The last option you might have is that you setup a so called reverse proxy (http://en.wikipedia.org/wiki/Reverse_proxy). If you run your own server or your hoster does allow that you use mod_proxy (http://httpd.apache.org/docs/current/mod/mod_proxy.html) AND you have access to the server config you can map the page you want in the iframe to a url of your site. Proxypass is not supported when you can only use a .htaccess file!
There are many tutorials about this topic. In my example below I use Five b from the following page: http://serverfault.com/questions/561892/how-to-handle-relative-urls-correctly-with-a-reverse-proxy.
A more detailed tutorial can be found here: http://www.apachetutor.org/admin/reverseproxies. Details about proxypass and proxypassreverse can be found here http://httpd.apache.org/docs/2.4/mod/mod_proxy.html#proxypass
So a reverse proxy setup can be quite simple but also not working at all depending on the page you want to include. And it does require a lot of time and is really an advanced topic.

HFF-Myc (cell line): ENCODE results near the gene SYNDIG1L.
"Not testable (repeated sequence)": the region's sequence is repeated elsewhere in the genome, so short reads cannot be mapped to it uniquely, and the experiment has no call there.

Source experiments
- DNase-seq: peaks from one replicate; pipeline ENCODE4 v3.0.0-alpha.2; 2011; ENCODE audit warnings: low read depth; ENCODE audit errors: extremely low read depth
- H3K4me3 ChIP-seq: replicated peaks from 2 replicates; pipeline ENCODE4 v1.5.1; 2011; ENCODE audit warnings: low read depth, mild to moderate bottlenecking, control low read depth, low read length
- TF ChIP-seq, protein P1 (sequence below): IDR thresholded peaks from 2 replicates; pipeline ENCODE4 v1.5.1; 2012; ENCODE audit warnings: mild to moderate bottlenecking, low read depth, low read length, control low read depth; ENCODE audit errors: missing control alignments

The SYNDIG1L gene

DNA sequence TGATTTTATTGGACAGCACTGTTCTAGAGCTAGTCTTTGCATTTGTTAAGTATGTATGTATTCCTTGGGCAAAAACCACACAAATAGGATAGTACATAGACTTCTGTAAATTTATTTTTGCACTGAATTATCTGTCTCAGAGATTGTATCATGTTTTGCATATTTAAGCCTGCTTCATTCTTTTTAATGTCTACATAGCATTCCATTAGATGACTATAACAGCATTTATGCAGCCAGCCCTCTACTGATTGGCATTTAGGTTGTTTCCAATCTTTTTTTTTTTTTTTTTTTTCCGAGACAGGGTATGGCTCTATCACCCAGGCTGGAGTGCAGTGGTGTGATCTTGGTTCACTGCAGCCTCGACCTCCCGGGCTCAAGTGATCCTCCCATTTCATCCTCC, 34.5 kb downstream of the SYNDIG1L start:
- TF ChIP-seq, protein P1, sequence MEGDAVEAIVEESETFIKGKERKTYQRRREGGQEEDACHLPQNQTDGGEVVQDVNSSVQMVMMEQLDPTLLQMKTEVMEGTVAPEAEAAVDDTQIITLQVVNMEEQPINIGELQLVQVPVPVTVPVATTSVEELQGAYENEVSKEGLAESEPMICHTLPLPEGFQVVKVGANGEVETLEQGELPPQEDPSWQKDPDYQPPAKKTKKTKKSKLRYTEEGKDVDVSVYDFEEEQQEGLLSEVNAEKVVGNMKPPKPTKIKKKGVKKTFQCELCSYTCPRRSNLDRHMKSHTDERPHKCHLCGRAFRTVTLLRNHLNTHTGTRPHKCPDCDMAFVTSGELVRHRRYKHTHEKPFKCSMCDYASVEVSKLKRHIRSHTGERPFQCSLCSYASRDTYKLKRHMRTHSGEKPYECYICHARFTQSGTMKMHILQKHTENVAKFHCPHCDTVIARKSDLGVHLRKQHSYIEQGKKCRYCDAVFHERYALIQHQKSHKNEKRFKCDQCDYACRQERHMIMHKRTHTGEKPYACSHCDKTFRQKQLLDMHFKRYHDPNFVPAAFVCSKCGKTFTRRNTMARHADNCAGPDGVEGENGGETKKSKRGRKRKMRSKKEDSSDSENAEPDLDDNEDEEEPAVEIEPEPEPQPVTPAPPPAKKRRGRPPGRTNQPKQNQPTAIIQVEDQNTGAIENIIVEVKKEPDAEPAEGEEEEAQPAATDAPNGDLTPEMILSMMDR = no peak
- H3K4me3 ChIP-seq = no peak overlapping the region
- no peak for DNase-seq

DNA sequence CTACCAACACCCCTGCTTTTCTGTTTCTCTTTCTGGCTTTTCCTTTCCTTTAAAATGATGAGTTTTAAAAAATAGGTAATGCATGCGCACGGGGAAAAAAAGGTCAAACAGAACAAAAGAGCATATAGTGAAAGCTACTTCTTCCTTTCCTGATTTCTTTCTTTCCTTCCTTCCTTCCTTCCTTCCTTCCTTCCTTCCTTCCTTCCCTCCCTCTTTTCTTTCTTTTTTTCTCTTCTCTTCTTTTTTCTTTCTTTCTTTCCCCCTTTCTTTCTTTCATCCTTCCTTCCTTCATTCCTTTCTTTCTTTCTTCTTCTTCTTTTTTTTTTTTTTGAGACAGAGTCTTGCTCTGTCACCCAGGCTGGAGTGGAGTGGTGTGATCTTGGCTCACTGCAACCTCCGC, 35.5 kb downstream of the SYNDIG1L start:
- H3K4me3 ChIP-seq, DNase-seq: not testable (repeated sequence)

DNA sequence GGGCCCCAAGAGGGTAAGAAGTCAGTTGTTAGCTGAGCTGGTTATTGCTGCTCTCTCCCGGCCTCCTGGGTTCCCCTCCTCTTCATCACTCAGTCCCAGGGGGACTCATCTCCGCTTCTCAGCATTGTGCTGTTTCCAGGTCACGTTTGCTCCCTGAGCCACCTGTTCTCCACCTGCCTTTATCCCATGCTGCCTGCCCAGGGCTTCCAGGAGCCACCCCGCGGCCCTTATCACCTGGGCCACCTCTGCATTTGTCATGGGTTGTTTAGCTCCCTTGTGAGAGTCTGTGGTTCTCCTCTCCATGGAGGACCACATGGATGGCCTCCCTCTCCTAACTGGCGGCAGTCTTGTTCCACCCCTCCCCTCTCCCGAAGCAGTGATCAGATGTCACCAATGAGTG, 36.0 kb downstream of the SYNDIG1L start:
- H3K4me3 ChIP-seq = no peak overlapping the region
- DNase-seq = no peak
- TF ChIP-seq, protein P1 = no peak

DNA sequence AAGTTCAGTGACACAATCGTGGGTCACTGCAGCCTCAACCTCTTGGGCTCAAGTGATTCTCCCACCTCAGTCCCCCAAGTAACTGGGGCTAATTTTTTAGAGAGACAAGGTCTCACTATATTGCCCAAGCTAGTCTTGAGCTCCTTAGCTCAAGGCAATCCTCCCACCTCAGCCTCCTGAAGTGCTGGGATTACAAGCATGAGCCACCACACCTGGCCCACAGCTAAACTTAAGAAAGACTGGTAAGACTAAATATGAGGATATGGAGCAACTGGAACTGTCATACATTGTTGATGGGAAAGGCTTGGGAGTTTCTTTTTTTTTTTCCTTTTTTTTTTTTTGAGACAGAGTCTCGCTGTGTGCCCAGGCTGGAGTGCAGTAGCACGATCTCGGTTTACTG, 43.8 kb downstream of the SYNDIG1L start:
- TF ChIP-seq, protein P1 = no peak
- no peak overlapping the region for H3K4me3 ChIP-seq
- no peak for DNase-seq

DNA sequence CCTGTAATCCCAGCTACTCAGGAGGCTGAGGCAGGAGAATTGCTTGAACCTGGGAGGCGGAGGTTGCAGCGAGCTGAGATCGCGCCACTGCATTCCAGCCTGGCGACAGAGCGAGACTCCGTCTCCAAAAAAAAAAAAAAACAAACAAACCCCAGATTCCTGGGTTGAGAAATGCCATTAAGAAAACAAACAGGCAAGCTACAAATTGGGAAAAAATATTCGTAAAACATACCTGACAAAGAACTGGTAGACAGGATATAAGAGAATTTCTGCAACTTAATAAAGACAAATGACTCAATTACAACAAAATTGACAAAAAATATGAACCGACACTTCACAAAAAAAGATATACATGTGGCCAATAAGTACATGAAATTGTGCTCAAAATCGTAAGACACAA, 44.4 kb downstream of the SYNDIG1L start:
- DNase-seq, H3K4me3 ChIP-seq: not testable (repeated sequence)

As example I show you how I setup a reverse proxy on my localhost for the main page of www.tinywebgallery.com.
1. Enable mod_proxy and mod_substitute in conf/httpd.conf
<IfModule proxy_module> ProxyPass /twg/ http://www.tinywebgallery.com/ ProxyPassReverse /twg/ http://www.tinywebgallery.com/ <Location /twg/> AddOutputFilterByType SUBSTITUTE text/html Substitute "s|www.tinywebgallery.com/|localhost/twg/|i" </Location> </IfModule>
to the Apache config (conf/httpd.conf or e.g. extra/httpd-proxy.conf).
3. Restart the server
www.tinywebgallery.com is now available at http://localhost/twg/ ;).
And now you would be able to use all features of Advanced iFrame Pro!